Come Join The Party!
Come on now, let's be honest. How many of you out there have a soft toy companion that once upon a time you'd wish it could talk back, and interact. That robotic Teddy Ruxpin one doesn't count. If it came true, chances are you'd have Ted, brought to life by that little bit of magic you know can never happen in real life, but in reel life. Given to an unpopular boy by his parents as a gift for Christmas, he makes a wish that his new teddy bear can become more than just a plush toy, and so with a little Pinnochio styled miracle, the toy becomes Ted, voiced by Seth MacFarlane, who also wrote and directed this feature film, marking his live action debut after his work on his creation and popular stint on The Family Guy.
Cue opening credits and we see how the boy John Bennett, now all grown up to embody the physique of Mark Wahlberg, become the best of buddies with his teddy bear, which had once upon a time become an instant celebrity, and now all forgotten with all things that have come to past. We see that the "thunder buddies" - coined because both have a fear of thunder and would huddle together singing their thunder song - have grown up, and even Ted had his voice broken. And like any child, it's nurture that will bring out some personality, and in Ted's case, both he and John have each other to thank for being somewhat of a bummer, smoking weed and rewatching their favourite Flash Gordon film from their couch.
This of course draws the irk of John's girlfriend Lori (Mila Kunis), a corporate high flier who decided to draw some ultimatum for the boy to choose - his best buddy, or her. This is that story, since it's somewhat of a perennial problem in any relationship, when a girl decides that being long suffering isn't enough, especially when she has to get constantly ribbed by friends and colleagues who question her choice in companions, and worst, having the boss hit on her at every opportunity, just because nobody would believe that she would eventually decide to marry down. It's four years and counting for this two's a company, three's a crowd, and things are going ugly and down to the wire.
The best buddy would of course move away, and the narrative deals with adjustment, how we each have to peel away from the things that we like and the people we love, just because we had to make a choice for something taking higher priority. We all have the same number of hours, and it's up to us to determine how those hours get spent. In John and Ted's case, if given a choice, smoking weed and lazing around would just about be heaven on earth, if not for Lori's objection that had the back of the camel broken when Ted brought home four hookers one special night. And add to that the threat of a creepy stalker (Giovanni Ribisi) who so desires Ted that he wants him all for himself, and his son.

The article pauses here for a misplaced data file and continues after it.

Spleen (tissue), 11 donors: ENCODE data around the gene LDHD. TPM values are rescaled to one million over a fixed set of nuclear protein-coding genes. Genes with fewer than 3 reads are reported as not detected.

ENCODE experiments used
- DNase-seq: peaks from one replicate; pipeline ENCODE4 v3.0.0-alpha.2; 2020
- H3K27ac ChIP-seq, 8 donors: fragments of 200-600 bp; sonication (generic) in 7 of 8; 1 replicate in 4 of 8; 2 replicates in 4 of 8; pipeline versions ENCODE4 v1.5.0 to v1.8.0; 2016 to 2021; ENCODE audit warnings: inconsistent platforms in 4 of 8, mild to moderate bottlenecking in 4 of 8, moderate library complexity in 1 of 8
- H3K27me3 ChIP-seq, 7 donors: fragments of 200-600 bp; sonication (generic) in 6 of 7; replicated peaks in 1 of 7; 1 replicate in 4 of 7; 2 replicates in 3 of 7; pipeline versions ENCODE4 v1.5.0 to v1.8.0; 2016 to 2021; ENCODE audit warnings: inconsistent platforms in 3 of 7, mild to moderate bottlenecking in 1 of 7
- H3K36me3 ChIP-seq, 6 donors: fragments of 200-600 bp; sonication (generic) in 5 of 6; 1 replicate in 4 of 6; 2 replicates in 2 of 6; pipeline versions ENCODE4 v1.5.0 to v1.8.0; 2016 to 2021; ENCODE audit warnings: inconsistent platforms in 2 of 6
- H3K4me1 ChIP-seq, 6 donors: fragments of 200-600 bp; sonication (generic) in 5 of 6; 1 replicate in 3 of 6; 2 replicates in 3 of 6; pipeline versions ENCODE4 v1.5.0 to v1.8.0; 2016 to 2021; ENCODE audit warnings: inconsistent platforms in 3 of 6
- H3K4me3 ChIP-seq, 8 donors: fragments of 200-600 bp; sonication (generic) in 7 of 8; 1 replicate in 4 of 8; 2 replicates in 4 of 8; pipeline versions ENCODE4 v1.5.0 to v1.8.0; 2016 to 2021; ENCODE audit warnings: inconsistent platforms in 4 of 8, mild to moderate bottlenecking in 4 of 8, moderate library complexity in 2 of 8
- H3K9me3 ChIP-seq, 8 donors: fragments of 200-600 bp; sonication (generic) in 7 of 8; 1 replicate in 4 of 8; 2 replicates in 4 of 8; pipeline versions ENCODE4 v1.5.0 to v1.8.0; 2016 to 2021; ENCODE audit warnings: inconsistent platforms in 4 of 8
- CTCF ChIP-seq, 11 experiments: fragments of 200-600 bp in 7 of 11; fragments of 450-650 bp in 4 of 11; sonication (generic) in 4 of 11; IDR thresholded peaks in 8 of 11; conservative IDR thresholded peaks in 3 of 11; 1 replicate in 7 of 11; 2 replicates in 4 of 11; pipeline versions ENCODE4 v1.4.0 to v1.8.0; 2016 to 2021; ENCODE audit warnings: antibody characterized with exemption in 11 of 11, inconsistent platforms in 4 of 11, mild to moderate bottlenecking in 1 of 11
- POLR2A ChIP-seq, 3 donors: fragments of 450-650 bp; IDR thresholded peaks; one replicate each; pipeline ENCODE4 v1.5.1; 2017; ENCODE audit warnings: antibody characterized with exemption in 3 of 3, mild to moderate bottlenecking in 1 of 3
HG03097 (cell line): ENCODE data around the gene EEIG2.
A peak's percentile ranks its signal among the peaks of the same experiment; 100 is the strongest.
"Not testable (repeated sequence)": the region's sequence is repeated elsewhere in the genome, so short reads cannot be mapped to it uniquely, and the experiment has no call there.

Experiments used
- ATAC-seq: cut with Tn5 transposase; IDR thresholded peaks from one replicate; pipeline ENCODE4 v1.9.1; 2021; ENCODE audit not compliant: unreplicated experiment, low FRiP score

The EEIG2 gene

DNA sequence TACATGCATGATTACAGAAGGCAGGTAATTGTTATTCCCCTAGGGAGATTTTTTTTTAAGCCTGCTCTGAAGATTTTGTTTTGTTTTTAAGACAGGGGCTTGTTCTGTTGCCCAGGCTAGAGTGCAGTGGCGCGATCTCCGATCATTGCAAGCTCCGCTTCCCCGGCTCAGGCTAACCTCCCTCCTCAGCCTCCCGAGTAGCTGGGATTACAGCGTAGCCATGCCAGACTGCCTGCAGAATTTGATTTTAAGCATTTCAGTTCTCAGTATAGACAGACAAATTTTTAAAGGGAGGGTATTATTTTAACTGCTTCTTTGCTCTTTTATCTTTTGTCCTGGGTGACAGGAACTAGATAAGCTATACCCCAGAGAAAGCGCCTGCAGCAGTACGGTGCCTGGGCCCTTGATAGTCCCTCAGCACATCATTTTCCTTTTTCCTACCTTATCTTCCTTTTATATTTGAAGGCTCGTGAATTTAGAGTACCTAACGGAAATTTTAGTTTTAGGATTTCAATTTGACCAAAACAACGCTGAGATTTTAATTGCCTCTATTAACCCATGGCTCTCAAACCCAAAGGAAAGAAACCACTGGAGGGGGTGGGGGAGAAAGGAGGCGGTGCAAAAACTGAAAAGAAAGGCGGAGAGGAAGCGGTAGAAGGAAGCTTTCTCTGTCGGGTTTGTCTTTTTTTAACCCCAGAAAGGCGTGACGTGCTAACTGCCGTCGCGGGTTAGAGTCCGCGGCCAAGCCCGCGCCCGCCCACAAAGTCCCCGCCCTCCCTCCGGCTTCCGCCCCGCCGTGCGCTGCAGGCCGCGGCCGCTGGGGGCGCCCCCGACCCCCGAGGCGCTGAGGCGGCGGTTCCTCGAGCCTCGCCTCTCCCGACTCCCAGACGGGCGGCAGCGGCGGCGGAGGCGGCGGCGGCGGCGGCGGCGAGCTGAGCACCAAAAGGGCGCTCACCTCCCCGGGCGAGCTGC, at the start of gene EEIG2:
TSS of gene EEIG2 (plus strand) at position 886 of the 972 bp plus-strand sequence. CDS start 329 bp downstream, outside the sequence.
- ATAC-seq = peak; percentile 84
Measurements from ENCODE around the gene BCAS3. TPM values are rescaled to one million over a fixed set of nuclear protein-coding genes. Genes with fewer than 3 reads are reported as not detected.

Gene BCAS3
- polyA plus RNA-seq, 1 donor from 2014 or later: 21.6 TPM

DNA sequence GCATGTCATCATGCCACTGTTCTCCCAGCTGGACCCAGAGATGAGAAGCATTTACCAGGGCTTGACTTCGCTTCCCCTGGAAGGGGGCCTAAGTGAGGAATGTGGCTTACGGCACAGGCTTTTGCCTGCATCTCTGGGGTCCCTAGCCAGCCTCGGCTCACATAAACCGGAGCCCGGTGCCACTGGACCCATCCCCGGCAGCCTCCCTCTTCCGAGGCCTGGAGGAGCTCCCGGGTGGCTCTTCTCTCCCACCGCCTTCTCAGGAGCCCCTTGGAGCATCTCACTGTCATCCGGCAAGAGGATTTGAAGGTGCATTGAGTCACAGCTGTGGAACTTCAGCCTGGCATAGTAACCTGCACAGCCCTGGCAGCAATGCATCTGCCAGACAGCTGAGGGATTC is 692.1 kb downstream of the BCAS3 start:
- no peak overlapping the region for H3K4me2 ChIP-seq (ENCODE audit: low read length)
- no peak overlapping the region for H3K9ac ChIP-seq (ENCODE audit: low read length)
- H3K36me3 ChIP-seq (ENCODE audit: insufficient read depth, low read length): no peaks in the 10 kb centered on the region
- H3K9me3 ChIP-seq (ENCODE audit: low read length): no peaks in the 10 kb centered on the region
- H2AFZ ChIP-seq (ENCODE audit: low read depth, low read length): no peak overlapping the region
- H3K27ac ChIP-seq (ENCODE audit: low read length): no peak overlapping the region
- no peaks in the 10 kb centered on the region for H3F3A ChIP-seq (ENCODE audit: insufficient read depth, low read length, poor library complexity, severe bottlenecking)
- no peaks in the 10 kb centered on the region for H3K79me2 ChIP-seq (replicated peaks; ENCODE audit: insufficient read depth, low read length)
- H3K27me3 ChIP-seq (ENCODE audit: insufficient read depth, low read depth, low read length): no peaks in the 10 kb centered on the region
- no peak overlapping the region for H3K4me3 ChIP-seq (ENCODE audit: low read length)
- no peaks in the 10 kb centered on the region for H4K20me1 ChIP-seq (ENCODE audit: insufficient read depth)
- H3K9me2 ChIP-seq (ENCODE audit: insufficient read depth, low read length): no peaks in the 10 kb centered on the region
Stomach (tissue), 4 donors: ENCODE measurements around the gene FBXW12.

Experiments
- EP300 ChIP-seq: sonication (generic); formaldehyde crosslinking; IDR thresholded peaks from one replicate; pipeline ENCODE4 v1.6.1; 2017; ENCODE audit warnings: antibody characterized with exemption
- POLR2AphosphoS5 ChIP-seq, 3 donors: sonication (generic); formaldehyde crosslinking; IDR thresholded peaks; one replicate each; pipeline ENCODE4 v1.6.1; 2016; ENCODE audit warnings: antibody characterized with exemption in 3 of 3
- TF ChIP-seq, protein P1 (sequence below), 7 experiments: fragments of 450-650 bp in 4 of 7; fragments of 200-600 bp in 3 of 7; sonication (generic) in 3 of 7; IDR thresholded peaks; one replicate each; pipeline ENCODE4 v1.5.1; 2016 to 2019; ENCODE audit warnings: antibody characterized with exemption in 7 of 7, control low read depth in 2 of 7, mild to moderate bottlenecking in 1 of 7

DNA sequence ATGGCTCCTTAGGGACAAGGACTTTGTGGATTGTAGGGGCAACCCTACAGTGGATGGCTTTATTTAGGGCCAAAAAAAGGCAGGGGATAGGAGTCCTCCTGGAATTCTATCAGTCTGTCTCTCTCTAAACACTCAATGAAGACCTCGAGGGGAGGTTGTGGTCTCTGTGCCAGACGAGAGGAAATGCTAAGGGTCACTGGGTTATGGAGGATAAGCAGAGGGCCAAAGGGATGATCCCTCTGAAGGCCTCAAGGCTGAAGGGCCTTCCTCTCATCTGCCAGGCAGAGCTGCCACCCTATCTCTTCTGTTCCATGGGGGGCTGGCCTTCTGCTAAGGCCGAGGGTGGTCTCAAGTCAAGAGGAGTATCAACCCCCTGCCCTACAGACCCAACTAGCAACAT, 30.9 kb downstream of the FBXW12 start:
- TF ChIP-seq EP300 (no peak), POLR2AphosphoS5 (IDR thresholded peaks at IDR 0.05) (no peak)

Seth MacFarlane has a winner here in creating something outside of his Family Guy series. I couldn't have enough of the trash/straight talking bear full of wit and life, that Ted just endears himself and makes you wish you have him as your own, as that faithful companion who can hang out with, and is constantly on the same wavelength. Brought to life by the use of CG, Ted is seamlessly delivered, and better yet, is able to get into a big fight should the scene calls for it. Mark Wahlberg didn't have too much to do playing the man child with that blank expression that the story required for the most parts, being oblivious to the needs of his girlfriend, and almost always jumping into opportunities to hang out with his best buddy, nevermind the consequences. The need to pull up one's socks in life, and to have a sense of responsibility, is John Bennett's story arc. Wahlberg's scene stealer though is the rattling off of thrashy female names, done without any visual cues or aid, and completely from memory, which is as funny as it is jaw dropping amazing.
It's a true geek's film, and MacFarlane's geekdom comes in full swing with the appearance of Flash Gordon aka Sam Jones in full garb no less, convincing the actor that he still had what it took, and to have the guts to don that cheesy costume to become a huge parody of himself and that iconic character who had shot him to fame. Look out for other recognizable cameos, with Patrick Stewart lending his baritone voice by being the narrator, and a surprise appearance by an actor whose actions in this film also helped contribute to that M18 rating the censors here had to slap on this film.
Ted makes you root for him throughout the entire film, and I sure as hell wouldn't mind someone to verbal spar with, or have a good time hanging out with. Definitely recommended, and one of the more consistent comedies from start to finish that's been screened this year.